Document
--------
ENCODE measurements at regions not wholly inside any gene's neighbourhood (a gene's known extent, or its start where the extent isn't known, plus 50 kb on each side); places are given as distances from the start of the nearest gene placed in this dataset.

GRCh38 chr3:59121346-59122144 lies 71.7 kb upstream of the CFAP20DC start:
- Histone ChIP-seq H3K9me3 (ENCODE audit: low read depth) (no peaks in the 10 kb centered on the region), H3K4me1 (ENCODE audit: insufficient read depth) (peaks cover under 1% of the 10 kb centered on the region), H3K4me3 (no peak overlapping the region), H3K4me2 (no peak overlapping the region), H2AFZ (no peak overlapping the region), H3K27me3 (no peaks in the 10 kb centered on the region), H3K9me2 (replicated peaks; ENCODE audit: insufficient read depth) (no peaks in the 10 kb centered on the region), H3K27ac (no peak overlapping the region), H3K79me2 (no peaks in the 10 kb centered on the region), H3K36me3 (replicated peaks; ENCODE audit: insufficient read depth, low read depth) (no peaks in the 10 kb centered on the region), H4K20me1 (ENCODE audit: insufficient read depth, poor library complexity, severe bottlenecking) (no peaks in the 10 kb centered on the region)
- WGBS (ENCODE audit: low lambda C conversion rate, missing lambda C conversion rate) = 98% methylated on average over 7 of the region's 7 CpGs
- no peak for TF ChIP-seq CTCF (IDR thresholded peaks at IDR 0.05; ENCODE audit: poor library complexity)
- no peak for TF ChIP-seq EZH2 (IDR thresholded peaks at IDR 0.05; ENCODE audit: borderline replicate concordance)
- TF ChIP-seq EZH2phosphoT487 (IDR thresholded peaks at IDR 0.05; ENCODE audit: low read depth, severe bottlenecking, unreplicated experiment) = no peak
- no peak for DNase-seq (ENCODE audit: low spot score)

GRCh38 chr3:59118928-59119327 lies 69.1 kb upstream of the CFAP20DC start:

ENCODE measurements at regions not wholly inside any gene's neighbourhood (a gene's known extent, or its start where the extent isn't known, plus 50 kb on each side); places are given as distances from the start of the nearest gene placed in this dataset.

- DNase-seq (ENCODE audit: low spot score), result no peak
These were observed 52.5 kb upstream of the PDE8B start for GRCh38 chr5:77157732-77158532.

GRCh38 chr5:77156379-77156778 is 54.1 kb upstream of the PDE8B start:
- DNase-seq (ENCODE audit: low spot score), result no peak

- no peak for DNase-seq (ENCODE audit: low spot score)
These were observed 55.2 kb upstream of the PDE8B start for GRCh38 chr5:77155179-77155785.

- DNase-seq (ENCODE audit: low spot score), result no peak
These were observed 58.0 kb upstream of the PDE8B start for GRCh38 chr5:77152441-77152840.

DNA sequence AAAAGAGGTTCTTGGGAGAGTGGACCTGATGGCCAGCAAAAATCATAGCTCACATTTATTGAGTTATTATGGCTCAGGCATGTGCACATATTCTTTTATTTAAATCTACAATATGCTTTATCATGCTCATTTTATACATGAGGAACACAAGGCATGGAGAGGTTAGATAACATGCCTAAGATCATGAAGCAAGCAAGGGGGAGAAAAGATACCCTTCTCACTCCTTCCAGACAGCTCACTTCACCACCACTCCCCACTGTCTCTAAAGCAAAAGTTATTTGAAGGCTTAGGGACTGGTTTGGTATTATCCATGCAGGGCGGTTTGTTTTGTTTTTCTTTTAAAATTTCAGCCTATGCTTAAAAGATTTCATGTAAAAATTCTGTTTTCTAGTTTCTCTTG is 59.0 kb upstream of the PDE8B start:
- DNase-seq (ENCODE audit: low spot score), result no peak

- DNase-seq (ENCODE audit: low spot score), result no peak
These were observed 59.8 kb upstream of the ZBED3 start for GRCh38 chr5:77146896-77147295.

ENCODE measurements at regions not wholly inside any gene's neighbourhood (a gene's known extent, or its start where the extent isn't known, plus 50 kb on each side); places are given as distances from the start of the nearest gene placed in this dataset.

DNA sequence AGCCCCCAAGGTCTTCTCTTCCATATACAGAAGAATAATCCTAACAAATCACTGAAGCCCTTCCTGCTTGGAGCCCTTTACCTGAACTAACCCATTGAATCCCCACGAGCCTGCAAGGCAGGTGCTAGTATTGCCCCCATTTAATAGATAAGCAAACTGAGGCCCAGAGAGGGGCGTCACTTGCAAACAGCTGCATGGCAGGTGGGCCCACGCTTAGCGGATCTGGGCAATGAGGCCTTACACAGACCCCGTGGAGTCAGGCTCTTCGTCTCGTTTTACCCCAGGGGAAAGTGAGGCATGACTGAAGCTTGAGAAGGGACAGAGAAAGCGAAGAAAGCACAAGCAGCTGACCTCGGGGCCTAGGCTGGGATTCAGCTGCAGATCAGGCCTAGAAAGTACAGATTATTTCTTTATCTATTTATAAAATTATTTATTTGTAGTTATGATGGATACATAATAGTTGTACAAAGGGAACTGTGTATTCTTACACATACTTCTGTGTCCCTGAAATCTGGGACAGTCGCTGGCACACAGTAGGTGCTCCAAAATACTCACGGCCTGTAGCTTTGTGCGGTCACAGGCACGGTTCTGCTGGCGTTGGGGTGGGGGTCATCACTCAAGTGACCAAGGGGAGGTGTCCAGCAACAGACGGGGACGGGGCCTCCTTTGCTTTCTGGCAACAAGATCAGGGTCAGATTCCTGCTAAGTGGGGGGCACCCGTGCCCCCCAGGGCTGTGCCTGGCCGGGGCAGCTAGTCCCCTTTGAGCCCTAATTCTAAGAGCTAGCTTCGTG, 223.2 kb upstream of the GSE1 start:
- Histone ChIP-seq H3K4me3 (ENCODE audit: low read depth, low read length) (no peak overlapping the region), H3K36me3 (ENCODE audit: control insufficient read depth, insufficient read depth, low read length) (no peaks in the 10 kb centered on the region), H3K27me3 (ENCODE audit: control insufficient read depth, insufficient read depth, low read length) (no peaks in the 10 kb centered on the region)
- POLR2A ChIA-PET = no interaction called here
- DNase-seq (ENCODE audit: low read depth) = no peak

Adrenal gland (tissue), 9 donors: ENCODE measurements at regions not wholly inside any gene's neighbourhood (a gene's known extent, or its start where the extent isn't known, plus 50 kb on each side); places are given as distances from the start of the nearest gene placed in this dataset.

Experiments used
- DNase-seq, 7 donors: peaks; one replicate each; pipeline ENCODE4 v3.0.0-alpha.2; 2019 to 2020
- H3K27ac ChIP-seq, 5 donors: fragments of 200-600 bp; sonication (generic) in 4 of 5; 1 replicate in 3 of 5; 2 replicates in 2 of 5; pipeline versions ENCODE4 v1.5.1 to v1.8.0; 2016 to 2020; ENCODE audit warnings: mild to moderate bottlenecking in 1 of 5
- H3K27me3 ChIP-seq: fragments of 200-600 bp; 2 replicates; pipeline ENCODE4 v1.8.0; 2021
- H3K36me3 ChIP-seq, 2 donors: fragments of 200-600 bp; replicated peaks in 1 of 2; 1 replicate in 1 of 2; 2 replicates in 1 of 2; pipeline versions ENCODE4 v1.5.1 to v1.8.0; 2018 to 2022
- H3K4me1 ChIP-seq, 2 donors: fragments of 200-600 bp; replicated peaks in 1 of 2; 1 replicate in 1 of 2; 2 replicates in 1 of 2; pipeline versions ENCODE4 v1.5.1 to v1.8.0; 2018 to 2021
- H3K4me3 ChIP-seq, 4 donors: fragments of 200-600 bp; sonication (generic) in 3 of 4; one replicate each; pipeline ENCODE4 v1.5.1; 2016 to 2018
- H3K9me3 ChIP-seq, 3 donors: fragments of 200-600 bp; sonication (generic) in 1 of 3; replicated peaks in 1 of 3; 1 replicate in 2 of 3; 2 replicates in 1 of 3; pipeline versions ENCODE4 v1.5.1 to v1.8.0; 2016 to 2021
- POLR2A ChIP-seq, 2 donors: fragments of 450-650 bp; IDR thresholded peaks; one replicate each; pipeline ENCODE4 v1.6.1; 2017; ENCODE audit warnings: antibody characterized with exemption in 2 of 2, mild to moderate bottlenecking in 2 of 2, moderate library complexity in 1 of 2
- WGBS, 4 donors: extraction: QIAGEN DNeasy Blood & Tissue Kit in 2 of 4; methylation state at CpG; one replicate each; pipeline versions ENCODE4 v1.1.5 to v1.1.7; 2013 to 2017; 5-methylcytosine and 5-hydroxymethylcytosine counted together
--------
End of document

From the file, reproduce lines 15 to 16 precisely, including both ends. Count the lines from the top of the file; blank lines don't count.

- no peak for DNase-seq (ENCODE audit: low spot score)
These were observed 55.2 kb upstream of the PDE8B start for GRCh38 chr5:77155179-77155785.